Rare Disease Innovation and Collaboration – CRDN at the Health Horizons Forum
CRDN host rare disease session at Health Horizons
Cambridge Biotech week, which ran from the 25th to the 28th of June was a brand new festival of events launched by the Global Innovation Forum designed to accelerate scientific ideas and support investment and growth for companies in the field of life sciences. Events took place in key venues across Cambridge and included the Health Horizons Future
Healthcare Forum, the Milner Therapeutics Symposium, Digital Disruptors, Scaling up Success in Biotech hosted by One Nucleus and the Hong Kong Biotech Roadshow. As part of
the two day Health Horizons Forum, Cambridge Rare Disease Network hosted ‘Rare Disease Innovation and Collaboration’ at Corpus Christi College in Cambridge.
Health Horizons is a high calibre, two-day conference focusing on the future of the healthcare industry. Over 100 hard-hitting speakers gathered to address this challenge and share their thoughts with a global audience. The Cambridge Independent shared their “Five things we learned at Health Horizons” summing up that “it’s all about being interdisciplinary”, “research needs to be translated”, scientific co-creation can follow from serendipity” and “open innovation can accelerate progress”. Needless to say, we were delighted to bring the conversation around to the development of treatments and cures for rare diseases and promote the patient voice as essential to these interdisciplinary and collaborative approaches.
As with all events, it’s great to have a plethora of stakeholders in attendance. A global audience of patient groups and rare disease advocates, industry, healthcare, research and technology professionals were in attendance to benefit from the thought-provoking presentations of our four speakers who are at the heart of innovative breakthroughs in therapies and technology. Delegates were able to share in their expertise in co-creating innovative solutions to some of rare disease’s most challenging healthcare issues. Presentations and Q+A were followed by a lively panel discussion moderated by CRDN Trustee Prof. Tim Cox.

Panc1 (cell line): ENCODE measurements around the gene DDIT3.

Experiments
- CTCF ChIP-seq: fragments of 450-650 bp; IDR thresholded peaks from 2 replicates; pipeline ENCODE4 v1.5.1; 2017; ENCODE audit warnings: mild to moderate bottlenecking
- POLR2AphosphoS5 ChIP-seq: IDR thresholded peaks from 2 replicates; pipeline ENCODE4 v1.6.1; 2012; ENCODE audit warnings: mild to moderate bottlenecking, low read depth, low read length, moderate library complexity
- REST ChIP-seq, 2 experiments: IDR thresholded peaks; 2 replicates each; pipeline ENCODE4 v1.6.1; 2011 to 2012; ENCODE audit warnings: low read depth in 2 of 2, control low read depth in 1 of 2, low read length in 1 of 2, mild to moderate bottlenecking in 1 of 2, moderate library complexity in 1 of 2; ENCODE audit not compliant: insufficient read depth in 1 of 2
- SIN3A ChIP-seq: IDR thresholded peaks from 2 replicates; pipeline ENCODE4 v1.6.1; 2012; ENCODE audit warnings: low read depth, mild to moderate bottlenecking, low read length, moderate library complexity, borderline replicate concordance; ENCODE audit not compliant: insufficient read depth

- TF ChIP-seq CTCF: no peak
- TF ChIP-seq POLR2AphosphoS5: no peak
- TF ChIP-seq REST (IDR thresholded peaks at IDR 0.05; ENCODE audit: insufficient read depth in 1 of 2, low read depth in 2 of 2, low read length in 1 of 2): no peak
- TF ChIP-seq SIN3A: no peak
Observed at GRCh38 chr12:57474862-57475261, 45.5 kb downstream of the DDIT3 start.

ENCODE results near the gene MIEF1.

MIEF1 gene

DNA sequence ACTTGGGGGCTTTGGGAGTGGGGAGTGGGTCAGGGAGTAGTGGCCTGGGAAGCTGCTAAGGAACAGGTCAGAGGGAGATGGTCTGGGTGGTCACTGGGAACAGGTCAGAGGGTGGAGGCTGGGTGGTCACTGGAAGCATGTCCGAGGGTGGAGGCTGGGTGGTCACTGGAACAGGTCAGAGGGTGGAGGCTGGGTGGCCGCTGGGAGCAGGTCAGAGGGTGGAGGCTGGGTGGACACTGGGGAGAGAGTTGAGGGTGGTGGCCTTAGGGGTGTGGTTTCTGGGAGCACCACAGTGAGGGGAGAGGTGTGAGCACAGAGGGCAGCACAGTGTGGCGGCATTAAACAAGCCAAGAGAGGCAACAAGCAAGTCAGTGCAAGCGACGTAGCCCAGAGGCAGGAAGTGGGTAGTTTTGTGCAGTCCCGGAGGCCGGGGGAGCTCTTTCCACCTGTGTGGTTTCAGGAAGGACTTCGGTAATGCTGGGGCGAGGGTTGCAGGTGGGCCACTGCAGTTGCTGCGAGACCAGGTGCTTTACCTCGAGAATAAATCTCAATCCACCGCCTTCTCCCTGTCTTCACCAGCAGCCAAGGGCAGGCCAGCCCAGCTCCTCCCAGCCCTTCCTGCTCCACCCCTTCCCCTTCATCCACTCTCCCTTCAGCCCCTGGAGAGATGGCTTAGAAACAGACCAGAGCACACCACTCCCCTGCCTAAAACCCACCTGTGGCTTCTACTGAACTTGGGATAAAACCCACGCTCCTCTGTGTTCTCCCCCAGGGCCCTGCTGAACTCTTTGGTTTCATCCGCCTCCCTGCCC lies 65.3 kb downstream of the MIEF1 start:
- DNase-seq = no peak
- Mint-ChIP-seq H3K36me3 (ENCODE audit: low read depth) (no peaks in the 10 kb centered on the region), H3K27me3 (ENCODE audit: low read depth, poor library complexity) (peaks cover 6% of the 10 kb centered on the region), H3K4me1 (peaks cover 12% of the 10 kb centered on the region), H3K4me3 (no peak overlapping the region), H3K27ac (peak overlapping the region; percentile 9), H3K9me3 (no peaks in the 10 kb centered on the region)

Presentations in a Nut-Shell
Professor Tim Cox: Professor of medicine and trustee of Cambridge Rare Disease Network.
What is it to be rare?
From the diagnostic odyssey still faced by patients with rare diseases to the rise of drug-buyers clubs, Professor Cox discussed the current climate and how his belief in human connections and collaborative and combined thoughts and effort will have the greatest potential for solving the biggest challenges in rare disease drug development. Tim spoke with a passion and empathy which comes from many years of working closely with affected patients, their families and with patient groups.
“The race to introduce new medicines, provide healthcare and stimulate investment often misses the
point for patients at the centre of our network…”
Drug repurposing for rare diseases: patient group partnerships at the heart of AI
Dr Tim Guilliams spoke passionately about the importance of collaborating with patient groups and how invaluable this has been in their work in drug repurposing. Tim described some of the huge leaps forward that the Cambridge-based start-up company has made
using AI and big data to find drug-repurposing options for 100 rare diseases by 2025. But his message was clear, that their partnerships with patient groups who can share their lived experience is vital to their success.
Patient organisations driving research: collaboration is the key
An inspirational presentation showing the sheer power of a united patient community. From being told they would never meet another Tay-Sachs patient to hosting their sixth European family conference and the creation of the European Tay-Sachs and Sandhoff Charity Consortium Patricia demonstrated how collaboration with other Tay-Sachs patient groups globally and a firm partnership with Prof Tim Cox and his team has allowed them to create a powerful and united narrative for Tay-Sachs and Sandhoff disease. Their purposeful and focussed collaborative approach has resulted in a comprehensive patient registry, successful funding bids and a promising research pipeline with clinical trial dates set for 2019 and 2020.
“I would hope that my talk helped you (the audience) understand that rare diseases have to be tackled from all angles. This means including patient organisations as a powerful resource and for these to work with researchers and pharma as a team.”
Dr Thompson took part in a fireside chat with Professor Tim Cox.
Rick and Tim explored Findacure’s role in upskilling and training small and new patient advocacy groups to develop the knowledge and confidence to be able to move their organisations forward and engage better with companies and pharma to benefit their patients. Findacure is a Cambridge-based charity with a UK-wide reach.
“Strong, forward-looking talks from all the speakers showed what can be achieved in true partnership – and how. Put simply: different means for each party needs to be understood if the common goal is to be achieved.” Professor Tim Cox.